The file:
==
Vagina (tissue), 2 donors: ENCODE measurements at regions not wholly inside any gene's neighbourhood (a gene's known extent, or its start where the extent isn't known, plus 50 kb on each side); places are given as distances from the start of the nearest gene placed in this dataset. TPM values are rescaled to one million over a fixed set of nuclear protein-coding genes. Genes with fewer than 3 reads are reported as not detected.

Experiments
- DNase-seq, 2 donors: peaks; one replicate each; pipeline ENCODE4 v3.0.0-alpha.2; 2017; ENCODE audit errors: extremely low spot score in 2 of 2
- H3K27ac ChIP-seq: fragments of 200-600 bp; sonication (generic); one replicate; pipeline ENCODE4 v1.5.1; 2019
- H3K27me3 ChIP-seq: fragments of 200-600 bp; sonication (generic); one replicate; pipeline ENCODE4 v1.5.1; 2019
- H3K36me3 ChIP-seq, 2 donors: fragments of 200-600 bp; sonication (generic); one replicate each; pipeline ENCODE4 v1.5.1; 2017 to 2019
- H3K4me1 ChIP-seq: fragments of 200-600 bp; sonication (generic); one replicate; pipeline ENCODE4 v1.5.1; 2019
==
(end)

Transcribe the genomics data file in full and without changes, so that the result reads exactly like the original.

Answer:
Vagina (tissue), 2 donors: ENCODE measurements at regions not wholly inside any gene's neighbourhood (a gene's known extent, or its start where the extent isn't known, plus 50 kb on each side); places are given as distances from the start of the nearest gene placed in this dataset. TPM values are rescaled to one million over a fixed set of nuclear protein-coding genes. Genes with fewer than 3 reads are reported as not detected.

Experiments
- DNase-seq, 2 donors: peaks; one replicate each; pipeline ENCODE4 v3.0.0-alpha.2; 2017; ENCODE audit errors: extremely low spot score in 2 of 2
- H3K27ac ChIP-seq: fragments of 200-600 bp; sonication (generic); one replicate; pipeline ENCODE4 v1.5.1; 2019
- H3K27me3 ChIP-seq: fragments of 200-600 bp; sonication (generic); one replicate; pipeline ENCODE4 v1.5.1; 2019
- H3K36me3 ChIP-seq, 2 donors: fragments of 200-600 bp; sonication (generic); one replicate each; pipeline ENCODE4 v1.5.1; 2017 to 2019
- H3K4me1 ChIP-seq: fragments of 200-600 bp; sonication (generic); one replicate; pipeline ENCODE4 v1.5.1; 2019